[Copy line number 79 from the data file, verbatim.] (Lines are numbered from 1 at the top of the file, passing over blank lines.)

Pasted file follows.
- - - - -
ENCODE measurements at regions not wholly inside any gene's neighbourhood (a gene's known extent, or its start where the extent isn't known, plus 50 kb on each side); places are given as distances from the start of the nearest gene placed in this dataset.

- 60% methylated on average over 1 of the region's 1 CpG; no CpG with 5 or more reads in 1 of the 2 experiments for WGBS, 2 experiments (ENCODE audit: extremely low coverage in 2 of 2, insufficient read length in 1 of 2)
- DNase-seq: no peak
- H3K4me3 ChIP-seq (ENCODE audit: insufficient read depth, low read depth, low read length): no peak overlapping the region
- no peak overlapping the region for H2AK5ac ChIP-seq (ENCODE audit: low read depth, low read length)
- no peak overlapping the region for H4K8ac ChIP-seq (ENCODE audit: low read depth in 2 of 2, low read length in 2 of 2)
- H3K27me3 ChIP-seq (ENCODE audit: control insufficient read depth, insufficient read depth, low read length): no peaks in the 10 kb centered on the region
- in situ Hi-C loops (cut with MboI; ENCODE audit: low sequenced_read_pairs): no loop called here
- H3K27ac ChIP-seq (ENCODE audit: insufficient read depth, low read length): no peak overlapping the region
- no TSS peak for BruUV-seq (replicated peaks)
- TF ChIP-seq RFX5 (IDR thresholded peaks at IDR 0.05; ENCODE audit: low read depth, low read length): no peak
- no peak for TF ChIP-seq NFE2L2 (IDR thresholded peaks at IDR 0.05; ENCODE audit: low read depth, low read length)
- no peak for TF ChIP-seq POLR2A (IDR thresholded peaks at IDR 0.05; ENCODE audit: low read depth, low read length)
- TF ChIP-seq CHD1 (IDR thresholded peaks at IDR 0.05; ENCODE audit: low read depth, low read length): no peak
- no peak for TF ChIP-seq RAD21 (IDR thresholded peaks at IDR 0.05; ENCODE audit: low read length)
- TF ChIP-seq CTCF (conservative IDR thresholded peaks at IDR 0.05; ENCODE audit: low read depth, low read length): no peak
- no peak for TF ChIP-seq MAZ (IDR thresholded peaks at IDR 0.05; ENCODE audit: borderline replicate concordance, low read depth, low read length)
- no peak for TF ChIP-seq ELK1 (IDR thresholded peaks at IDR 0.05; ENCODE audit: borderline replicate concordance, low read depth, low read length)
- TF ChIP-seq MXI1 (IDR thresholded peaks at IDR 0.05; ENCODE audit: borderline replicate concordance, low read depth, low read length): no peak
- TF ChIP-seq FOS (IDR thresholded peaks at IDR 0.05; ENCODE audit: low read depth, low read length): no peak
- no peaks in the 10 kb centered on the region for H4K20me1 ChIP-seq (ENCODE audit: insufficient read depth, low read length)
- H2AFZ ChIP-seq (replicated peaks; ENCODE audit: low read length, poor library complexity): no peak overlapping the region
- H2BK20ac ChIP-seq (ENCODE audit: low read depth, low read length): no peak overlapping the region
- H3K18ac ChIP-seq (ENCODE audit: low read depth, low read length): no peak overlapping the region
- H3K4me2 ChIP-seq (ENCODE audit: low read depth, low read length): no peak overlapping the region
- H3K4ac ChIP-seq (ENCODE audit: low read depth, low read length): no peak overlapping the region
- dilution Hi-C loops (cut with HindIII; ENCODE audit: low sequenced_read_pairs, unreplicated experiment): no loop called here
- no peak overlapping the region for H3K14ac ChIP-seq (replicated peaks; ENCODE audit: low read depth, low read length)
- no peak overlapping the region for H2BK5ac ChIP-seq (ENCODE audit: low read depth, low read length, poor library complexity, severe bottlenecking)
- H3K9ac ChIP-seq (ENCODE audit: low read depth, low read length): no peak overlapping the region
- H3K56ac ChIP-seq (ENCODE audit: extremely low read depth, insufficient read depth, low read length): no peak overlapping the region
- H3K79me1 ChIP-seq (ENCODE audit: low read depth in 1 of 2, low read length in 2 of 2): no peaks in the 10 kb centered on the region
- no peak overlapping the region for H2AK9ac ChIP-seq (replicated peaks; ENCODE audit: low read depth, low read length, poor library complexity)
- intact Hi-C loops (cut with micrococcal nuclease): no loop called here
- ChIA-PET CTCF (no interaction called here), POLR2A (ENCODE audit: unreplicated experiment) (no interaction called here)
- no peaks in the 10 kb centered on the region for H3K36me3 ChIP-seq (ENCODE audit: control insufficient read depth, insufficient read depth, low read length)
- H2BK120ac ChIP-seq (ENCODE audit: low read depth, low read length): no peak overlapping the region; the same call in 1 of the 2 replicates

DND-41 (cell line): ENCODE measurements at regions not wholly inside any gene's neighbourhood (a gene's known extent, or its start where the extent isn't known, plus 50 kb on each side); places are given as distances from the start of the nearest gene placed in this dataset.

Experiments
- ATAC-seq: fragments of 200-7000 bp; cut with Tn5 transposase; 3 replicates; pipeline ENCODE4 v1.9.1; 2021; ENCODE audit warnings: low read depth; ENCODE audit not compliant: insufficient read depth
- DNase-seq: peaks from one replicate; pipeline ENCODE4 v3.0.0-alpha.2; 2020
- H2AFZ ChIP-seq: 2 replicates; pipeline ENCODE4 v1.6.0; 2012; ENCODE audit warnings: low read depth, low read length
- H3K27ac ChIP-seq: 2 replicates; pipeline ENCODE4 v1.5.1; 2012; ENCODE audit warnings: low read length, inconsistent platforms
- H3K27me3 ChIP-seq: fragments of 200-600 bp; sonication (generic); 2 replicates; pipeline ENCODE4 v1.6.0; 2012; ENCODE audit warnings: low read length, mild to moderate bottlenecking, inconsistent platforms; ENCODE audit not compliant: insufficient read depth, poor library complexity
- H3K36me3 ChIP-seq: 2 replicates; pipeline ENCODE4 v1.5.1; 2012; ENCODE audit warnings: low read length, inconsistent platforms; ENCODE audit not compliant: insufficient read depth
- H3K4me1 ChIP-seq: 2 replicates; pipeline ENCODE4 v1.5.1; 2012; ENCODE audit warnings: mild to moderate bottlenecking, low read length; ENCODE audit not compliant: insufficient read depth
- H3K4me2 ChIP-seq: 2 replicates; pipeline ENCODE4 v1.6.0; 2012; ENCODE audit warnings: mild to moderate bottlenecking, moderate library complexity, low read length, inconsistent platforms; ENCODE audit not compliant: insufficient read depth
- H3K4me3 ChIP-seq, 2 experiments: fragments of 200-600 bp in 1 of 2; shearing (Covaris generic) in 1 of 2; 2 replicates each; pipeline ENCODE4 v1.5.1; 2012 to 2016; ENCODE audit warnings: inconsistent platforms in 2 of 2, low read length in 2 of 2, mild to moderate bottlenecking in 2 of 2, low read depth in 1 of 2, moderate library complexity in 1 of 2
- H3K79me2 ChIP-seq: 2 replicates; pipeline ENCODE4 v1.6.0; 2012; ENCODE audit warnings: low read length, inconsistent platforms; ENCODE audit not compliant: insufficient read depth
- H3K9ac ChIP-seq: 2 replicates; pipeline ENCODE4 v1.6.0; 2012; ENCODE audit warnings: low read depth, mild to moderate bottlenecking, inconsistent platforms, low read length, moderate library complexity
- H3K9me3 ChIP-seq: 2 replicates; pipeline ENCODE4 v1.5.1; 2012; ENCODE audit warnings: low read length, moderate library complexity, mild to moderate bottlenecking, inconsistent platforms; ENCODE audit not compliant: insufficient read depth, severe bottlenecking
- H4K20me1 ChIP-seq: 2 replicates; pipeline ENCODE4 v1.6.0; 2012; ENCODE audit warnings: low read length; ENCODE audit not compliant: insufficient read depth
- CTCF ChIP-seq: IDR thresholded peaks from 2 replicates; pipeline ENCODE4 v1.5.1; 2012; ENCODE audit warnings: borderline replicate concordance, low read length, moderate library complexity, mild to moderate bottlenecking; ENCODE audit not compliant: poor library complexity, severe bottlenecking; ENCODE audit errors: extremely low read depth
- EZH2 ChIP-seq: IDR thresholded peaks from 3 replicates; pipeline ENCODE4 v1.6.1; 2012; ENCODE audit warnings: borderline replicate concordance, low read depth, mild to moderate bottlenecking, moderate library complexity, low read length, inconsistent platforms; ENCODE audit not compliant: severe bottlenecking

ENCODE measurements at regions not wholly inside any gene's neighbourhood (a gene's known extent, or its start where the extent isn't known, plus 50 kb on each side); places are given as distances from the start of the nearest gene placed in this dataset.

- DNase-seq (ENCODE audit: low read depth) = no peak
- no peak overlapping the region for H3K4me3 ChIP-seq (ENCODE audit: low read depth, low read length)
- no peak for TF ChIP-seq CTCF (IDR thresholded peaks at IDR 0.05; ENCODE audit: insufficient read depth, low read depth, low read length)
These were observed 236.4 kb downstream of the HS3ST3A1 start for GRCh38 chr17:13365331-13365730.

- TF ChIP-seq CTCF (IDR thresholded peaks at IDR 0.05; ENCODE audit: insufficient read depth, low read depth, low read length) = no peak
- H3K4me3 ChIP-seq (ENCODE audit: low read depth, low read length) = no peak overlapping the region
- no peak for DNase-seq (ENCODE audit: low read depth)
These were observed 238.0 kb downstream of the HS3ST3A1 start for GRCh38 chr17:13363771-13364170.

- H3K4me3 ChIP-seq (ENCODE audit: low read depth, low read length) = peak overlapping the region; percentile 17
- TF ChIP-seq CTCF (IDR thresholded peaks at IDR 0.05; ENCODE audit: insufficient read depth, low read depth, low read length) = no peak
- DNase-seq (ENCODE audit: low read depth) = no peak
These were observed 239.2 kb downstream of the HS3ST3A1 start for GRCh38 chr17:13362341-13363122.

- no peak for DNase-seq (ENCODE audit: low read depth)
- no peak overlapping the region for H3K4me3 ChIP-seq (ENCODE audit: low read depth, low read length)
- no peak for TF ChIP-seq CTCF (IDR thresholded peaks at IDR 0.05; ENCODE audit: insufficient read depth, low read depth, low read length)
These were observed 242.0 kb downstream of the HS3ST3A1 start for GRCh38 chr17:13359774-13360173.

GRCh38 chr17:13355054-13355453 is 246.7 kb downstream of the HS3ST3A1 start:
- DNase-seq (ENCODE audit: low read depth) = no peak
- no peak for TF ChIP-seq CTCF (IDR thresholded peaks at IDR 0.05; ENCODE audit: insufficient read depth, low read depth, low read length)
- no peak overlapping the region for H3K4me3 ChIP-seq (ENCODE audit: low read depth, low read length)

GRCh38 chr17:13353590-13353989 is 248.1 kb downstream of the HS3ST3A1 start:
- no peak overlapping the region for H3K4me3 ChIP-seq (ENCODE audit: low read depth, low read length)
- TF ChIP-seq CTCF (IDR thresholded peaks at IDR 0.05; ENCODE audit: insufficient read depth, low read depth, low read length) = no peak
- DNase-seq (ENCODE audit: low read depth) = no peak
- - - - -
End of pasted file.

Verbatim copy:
- DNase-seq (ENCODE audit: low read depth) = no peak